I’m often asked, what value does Virtual Reality, VR, bring to education?  To which I typically reply, equity. While most, including my immediate peers, usually squint and ask how so?, there is currently a myriad of VR experiences that can bring equity to education where no other tool has been able to.  We will talk about some examples today but also check out The VR Podcast where I Co-Host talks on VR in education and business. In this episode, we reflect on Ready Player One and the endless educational possibilities the “Oasis” could bring.

@thevrpodcast RP1 Equity in VR episode.

“The socioeconomic profile of a district is a powerful predictor of the average test score performance of students in that district,” Reardon said. “Nonetheless, poverty is not destiny: There are districts with similarly low-income student populations where academic performance is higher than others. We can – and should – learn from such places to guide community and school improvement efforts in other communities.”  These conclusions were made after research was completed at Stanford’s Graduate School of Education lead by Professor Sean Reardon. It largely addresses the inequities in education that challenge our students daily.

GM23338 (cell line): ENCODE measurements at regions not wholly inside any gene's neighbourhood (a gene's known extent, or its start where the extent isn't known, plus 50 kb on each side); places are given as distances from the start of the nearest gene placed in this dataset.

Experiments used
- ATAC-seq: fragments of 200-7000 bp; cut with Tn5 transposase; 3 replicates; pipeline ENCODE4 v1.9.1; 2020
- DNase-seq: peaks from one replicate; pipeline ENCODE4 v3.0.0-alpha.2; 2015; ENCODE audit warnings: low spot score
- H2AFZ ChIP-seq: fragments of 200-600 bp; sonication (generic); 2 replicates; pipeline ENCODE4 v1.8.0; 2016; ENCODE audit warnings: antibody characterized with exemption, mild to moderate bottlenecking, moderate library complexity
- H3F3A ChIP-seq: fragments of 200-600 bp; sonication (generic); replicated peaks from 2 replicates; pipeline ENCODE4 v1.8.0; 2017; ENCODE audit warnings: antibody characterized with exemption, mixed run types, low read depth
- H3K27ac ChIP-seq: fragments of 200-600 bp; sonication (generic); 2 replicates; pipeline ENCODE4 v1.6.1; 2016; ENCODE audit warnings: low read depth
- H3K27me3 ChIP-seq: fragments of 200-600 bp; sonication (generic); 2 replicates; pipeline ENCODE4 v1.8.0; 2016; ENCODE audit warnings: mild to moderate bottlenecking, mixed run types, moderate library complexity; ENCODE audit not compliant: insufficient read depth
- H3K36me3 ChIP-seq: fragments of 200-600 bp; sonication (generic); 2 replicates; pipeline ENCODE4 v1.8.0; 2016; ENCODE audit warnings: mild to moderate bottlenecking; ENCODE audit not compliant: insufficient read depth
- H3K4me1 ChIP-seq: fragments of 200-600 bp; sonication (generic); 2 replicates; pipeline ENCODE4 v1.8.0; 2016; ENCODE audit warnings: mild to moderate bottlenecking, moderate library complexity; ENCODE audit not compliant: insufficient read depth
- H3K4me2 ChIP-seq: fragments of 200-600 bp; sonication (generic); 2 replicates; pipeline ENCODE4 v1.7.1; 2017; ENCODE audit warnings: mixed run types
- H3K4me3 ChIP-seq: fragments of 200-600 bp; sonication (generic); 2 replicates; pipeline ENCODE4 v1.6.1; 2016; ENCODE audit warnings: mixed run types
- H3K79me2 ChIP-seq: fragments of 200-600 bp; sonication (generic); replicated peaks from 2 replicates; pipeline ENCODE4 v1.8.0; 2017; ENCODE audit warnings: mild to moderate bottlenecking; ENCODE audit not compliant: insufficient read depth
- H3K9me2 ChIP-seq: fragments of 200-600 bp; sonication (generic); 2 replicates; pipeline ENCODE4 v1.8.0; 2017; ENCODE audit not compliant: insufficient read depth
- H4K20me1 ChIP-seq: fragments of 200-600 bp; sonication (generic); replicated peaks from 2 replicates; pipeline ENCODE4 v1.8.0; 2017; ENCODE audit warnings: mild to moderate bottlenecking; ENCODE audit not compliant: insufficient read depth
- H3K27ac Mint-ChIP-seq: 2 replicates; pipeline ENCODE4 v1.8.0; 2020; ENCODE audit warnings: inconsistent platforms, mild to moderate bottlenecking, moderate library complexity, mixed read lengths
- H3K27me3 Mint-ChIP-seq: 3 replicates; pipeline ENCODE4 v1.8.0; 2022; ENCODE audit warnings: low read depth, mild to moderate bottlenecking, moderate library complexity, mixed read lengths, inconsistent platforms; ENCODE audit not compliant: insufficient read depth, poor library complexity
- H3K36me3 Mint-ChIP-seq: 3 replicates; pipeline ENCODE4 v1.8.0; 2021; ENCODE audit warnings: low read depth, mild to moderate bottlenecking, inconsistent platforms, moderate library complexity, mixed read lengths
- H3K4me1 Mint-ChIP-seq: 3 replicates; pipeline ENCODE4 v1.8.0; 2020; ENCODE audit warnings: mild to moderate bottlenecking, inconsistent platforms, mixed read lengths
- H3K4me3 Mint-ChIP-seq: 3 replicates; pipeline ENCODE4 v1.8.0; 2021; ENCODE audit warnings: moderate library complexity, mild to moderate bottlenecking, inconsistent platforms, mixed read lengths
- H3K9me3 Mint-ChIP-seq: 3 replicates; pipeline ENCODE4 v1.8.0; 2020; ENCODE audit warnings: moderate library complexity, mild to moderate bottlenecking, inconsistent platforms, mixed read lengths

When hearing, sight, and touch are linked the subconscious mind cannot distinguish the experience as fake and thus strong memories are created.  This ability to create memories from experiences that are typically not possible is the power that VR yields.

How can VR bring equity to education?  Have you heard of Google Expeditions? Most educators have and at just over 3 years old, Google Expeditions has paved the way for immersive education in schools.  Using mobile VR technology, 3 DOF, degrees of freedom, students are guided through a virtual tour. With that tour comes teacher resources in the form of discussion points and the ability for the teacher to control what the students were seeing while they, the students, still had control over the angle and direction of their focus in the 360, VR virtual field trip.  Is this low tech? Sort of and perhaps that’s why I wasn’t such a huge fan of “Virtual Field Trips” initially. Expeditions brought equity where access to VR was typically non-existent.

I’ve personally have given a lot of flak to “Virtual Field Trips” and it’s not because I’m a hater, it’s because I was narrow-minded and enthusiastic about all of the other amazing immersive VR experiences coming out.  However, earlier this year I had the pleasure of watching a recording of Jeremy Bailenson speaking about his book, Experience on Demand, which is amazing by the way. He stated the reasons why we should use VR and those were, for the Impossible, Rare, Expensive, Counterproductive and Dangerous.  It immediately clicked for me. Based on one’s paradigm, Virtual Reality can add tremendous value and even provide equity where there once was none.